Posted by: Olivia Antosiewicz | November 2, 2009

Trying too hard?

Long lines at Starbucks, no seats in Van Pelt, no vacant rooms in Huntsman: these are all signs that midterm season here at Penn is in full swing. Running from class to work to meetings to Van Pelt can become overwhelming at times. Knowing that a single exam will constitute at least thirty percent of one’s final grade can create for some stressful situations. Many students study for a single exam for several days, while others try to cram in half a semester’s reading into one long, highly caffeinated night. Yet there is still another group of students who feel that they cannot study without any help. These students don’t seek out aid in TA’s or fellow students, but rather in narcotics such as Adderall and Ritalin.

Students seek out these illegal prescription drugs to be able to study harder and longer. Adderall and Ritalin are legally used to treat attention-deficit disorder, or ADHD, but on college campuses are more commonly being used as study-aids with prices ranging from $5 to $20 per pill. They have become the drugs of choice since they increase cognitive function and allow students to study for hours with full concentration.

Many students rather take these pills instead of drinking coffee since they don’t make students feel as jittery as coffee. Obtaining these “study drugs” has become easier than most would assume. They are being sold in dormitories, cafeterias, libraries, etc. You may wonder how students are even getting these pills since they are prescription drugs. Many buy them from other students who actually have ADD, but receive many more pills under their prescription than necessary, while other, more cunning students, research the symptoms of ADHD and relay these symptoms to a doctor who is willing to prescribe them the drug of their choice.

Although Adderall and Ritalin seem like miracle drugs that allow for highly-stressed students to study longer, they are amphetamine-based, which means they are addictive. They alter chemicals in the brain, such as dopamine, which makes studying seem rewarding, increase blood pressure, blood glucose and heart rate, while constricting blood vessels. They suppress appetite and keep students awake for hours even when their bodies desperately long for sleep.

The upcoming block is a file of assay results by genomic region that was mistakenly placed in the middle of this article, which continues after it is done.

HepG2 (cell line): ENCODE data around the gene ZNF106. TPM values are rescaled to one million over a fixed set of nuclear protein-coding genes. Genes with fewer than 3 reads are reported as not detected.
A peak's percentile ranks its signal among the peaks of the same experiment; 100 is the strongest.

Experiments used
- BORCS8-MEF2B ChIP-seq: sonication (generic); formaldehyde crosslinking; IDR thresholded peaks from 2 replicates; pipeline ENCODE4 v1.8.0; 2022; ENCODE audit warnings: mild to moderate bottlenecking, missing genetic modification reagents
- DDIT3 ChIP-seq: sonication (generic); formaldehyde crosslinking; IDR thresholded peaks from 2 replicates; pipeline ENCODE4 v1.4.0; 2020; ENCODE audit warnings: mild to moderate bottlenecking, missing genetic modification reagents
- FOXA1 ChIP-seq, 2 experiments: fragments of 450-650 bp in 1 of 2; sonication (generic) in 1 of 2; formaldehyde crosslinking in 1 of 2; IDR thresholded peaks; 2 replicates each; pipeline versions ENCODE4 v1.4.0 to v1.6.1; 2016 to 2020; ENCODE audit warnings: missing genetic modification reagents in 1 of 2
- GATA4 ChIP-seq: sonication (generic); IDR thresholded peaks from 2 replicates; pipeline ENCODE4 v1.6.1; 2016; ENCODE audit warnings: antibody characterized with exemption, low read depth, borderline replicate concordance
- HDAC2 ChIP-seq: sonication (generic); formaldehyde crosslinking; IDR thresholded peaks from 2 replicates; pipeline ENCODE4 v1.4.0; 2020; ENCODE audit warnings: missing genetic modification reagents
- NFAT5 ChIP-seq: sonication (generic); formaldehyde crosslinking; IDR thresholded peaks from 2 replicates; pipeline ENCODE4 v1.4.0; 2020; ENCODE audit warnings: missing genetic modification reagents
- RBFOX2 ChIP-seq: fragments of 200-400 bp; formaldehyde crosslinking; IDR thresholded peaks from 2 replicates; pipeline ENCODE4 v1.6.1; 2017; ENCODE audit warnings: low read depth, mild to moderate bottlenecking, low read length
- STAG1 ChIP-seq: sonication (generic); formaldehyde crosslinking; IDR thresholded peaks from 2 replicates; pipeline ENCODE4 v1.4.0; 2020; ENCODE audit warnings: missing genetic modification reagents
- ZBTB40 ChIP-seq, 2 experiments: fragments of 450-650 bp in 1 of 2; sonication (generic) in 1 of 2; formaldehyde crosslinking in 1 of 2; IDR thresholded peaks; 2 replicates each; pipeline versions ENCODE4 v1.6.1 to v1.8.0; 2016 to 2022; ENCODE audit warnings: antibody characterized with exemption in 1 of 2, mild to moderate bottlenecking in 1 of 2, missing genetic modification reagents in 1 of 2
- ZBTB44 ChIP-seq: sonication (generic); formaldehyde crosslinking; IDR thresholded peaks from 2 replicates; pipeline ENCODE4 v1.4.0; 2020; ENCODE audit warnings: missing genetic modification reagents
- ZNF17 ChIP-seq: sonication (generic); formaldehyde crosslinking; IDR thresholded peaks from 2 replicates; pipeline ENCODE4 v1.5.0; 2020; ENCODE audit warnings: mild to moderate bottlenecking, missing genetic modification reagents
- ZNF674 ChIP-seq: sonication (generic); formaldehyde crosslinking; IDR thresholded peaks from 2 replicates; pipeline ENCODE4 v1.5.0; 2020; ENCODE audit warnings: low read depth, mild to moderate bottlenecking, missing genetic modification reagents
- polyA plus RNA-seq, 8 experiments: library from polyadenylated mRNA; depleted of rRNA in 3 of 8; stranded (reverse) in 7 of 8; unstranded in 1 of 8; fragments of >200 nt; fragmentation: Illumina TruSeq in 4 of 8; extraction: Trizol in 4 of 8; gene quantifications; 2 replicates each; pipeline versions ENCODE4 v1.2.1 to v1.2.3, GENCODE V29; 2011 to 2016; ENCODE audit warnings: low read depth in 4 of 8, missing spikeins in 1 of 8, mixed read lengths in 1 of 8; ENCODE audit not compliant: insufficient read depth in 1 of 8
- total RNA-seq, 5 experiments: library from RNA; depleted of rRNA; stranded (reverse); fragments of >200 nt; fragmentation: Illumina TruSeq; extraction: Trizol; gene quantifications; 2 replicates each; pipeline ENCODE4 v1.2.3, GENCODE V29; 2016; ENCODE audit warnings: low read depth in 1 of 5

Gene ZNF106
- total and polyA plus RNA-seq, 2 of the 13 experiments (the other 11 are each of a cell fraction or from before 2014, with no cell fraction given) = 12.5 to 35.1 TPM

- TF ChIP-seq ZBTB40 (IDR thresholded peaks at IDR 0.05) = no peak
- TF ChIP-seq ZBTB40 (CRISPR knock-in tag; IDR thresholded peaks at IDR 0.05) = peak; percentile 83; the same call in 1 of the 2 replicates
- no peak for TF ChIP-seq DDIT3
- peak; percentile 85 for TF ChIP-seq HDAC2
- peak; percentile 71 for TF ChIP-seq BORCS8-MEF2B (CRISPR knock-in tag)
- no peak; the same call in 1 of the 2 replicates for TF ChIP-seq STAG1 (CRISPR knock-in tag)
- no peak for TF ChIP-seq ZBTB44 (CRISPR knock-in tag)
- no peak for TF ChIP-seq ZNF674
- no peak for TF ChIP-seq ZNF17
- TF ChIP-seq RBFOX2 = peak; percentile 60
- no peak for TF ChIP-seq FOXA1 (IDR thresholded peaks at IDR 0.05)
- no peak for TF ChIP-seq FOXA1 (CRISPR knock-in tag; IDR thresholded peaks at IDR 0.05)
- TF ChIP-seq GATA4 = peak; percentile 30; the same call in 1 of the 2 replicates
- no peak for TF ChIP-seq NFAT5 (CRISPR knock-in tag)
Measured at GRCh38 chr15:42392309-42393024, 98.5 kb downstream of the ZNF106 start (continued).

I know several students on campus who take these drugs because they feel that without them they won’t be capable to perform at the high standards they need to, to “beat the curve” and get that A. It has destructive patterns, and I’ve seen it consume people’s lives. This makes me question whether the University is putting too much pressure on students to do well, or if students are putting too much pressure on themselves to be better than their peers. Whichever it may be, using these drugs will definitely give you more than you bargain for.

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Responses

  1. It’s pretty amazing how comfortable some people are with putting things in their noses as well. I think another big problem is that often people make arbitrary end dates for this type of behavior, like “I just need it for this midterm” or “When I’m done with this class I won’t need to cram so much” or “I’m just going to do this while I’m in college.”

    Why would you abuse Adderall now if you thought it would be inappropriate later? This is not like wearing feety pajamas when you’re six.

  2. I too am shocked by this behavior whenever I encounter it. Using drugs like Adderall is an excuse for some people not to look at the overall issues with their lifestyle–poor time management, choosing to go out and drink the night before they have to write a huge paper, etc. If everyone at Penn were a little more intentional about how they went through life I think that they wouldn’t “need” chemical aids (with the exception of coffee, my drug of choice!).


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